“The statements I made and repeated online and elsewhere over the past six months accusing Conor Oberst of raping me are 100 percent false. I made up those lies about him to get attention while I was going through a difficult period in my life and trying to cope with my son’s illness. I publicly retract my statements about Conor Oberst, and sincerely apologize to him, his family, and his fans for writing such awful things about him. I realize that my actions were wrong and could undermine the claims of actual sexual assault victims and for that I also apologize. I’m truly sorry for all the pain that I caused.”
This is a statement released by Joanie Faircloth, a North Carolina woman who last year, in the comments section of an xoJane article, accused Bright Eyes singer Conor Oberst of raping her when she was 16. (The comments have since been deleted.) Oberst has always denied the allegations; in February, he sued Faircloth for libel. According to the statement, she contacted Oberst’s lawyers today with this notarized recant. Well, shit. [SPIN] [Photo: Getty]
It has the elements of so many sexual assault allegations before it: fraternity members, a lot of alcohol, football players, freshman girls. And like too many other stories about sexual assault, this one also includes a university that failed a sexual assault victim and allowed campus rapists to get off scot-free.
This weekend, The New York Times published a gut-punch of a piece (on their front page, in fact) about a young woman called Anna who is a student at Hobart & William Smith, a college in upstate New York. During her first few weeks of college, Anna was sexually assaulted while drunk by several football players on the night of a frat party. After Anna sent texts that she was afraid, a friend found her drunkenly bent over a pool table, face down, surrounded by six or seven football players, including one right behind her who had his pants down. Keep reading »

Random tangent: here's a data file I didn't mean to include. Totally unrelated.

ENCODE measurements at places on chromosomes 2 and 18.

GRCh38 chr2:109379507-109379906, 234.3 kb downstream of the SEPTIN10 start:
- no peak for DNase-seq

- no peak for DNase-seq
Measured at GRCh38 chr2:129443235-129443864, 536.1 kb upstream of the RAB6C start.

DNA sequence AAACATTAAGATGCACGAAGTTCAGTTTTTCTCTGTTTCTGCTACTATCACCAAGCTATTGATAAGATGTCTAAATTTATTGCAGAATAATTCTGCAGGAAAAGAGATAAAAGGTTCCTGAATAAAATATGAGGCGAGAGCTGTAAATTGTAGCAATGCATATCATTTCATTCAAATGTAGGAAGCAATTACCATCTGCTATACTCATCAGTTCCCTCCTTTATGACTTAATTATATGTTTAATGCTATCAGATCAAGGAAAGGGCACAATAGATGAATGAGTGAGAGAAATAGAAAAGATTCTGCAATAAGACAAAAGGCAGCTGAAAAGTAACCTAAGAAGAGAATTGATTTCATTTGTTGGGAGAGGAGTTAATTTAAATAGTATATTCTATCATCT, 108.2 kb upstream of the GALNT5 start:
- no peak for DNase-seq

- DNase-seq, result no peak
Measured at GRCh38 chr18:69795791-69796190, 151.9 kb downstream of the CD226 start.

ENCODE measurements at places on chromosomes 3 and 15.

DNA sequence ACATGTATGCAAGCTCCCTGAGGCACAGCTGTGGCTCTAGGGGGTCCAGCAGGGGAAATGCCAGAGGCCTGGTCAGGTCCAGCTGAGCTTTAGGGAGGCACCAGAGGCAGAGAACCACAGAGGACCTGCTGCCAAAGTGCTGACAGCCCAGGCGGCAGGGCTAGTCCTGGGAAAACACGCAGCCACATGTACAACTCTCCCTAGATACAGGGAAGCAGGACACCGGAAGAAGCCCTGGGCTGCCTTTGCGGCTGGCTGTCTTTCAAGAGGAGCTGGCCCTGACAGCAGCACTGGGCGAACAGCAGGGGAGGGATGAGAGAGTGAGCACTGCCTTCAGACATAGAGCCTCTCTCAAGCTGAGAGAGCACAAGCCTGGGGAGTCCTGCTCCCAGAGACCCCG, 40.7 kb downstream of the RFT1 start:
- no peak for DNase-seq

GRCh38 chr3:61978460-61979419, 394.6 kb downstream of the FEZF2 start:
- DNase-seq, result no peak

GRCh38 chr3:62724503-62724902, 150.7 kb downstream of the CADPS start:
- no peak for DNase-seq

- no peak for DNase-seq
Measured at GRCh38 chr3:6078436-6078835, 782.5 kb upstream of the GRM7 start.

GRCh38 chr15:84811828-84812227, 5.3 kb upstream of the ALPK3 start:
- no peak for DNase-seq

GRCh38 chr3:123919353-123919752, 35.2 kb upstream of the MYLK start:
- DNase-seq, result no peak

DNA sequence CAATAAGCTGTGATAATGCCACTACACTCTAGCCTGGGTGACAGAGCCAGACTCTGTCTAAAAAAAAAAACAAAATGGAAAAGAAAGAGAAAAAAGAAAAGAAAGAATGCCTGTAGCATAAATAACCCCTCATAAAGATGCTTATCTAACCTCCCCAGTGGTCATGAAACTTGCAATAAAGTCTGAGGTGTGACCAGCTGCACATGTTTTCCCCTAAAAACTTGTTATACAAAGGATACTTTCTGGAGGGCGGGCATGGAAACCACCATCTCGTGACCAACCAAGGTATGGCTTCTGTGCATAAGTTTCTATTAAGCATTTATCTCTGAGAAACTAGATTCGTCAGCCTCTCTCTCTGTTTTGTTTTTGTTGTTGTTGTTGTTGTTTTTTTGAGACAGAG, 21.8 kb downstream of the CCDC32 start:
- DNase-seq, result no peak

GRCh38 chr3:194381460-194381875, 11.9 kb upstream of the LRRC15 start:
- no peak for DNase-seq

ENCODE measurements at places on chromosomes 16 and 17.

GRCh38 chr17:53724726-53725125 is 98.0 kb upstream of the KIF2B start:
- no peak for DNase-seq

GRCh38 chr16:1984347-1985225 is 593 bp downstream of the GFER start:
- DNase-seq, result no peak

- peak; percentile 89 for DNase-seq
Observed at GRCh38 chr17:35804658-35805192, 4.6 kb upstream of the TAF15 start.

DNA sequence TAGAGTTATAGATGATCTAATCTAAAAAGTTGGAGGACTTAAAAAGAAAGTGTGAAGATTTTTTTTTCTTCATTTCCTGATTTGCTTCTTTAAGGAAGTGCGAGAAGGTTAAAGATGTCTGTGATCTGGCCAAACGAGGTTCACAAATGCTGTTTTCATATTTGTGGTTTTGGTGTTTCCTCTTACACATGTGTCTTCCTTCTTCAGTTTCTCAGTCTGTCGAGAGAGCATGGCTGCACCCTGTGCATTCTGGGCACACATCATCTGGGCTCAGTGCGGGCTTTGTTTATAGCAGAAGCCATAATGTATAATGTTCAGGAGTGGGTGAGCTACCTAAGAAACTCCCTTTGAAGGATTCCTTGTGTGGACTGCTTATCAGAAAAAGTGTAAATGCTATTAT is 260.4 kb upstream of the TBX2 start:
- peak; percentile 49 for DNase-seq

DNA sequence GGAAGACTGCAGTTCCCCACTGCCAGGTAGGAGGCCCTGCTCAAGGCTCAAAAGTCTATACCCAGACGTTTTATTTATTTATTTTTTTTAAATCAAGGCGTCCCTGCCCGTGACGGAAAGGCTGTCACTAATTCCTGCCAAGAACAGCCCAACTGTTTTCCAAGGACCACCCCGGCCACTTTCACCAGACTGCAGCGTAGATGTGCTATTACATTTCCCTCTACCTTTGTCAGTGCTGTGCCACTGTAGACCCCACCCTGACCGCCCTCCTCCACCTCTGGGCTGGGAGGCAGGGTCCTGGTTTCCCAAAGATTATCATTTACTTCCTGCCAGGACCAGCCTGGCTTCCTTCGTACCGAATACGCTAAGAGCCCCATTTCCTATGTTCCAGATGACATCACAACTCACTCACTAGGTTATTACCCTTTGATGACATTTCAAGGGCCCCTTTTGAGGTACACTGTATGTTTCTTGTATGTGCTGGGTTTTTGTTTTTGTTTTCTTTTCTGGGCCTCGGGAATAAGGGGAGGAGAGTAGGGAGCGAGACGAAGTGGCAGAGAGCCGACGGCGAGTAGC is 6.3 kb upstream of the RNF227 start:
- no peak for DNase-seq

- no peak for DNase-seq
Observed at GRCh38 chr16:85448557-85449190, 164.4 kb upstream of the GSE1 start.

Fox News’ new show “Outnumbered” pits four female anchorbabes up against one male guest. The premise? Gender wars! Fun! On Friday, the male guest, (unscrupulous) Fox Business contributor Charles Payne, wore a cute little accessory on air to signal his disdain for the opposite sex: cufflinks depicting a caveman with a club, dragging a woman behind him by her hair. Yes, really, he actually wore cufflinks depicting caveman domestic violence — he said so himself! You couldn’t make this shit up. [YouTube via MediaMatters]
Choupette, the fluffy, gorgeous princess kept by Chanel designer Karl Lagerfeld, is getting her own coffee table book and a makeup line. And why shouldn’t she? There are more than enough photos of Choupette to fill the 128-page Choupette: The Private Life Of A High-Flying Fashion Cat, which will include advice from her personal vet and her “favorite maid” — one of two, d’accord. We’ll have to wait until September 15 for her (ghostwriter’s) take on beauty, healthcare, fashion tips, “secret loves and pet hates.” And then we have to wait until the holidays, when the makeup brand Shu Uemura will debut a “Shupette” makeup line under their Shupette by Karl Lagerfeld for Shu Uemura label. Daddy Lagerfeld has, of course, photographed Choupette for the campaign. All we know to expect are furry false eyelashes and perhaps some blue eyeshadow — blue being the color of lovely Choupette’s eyes. This might just be the first ever major fashion campaign fronted by someone’s pet … although considering she has already modeled for V alongside Laetitia Casta, Choupette is not just any feline. [Telegraph UK; Women's Wear Daily] [Photo: Instagram.com/KarlLagerfeld]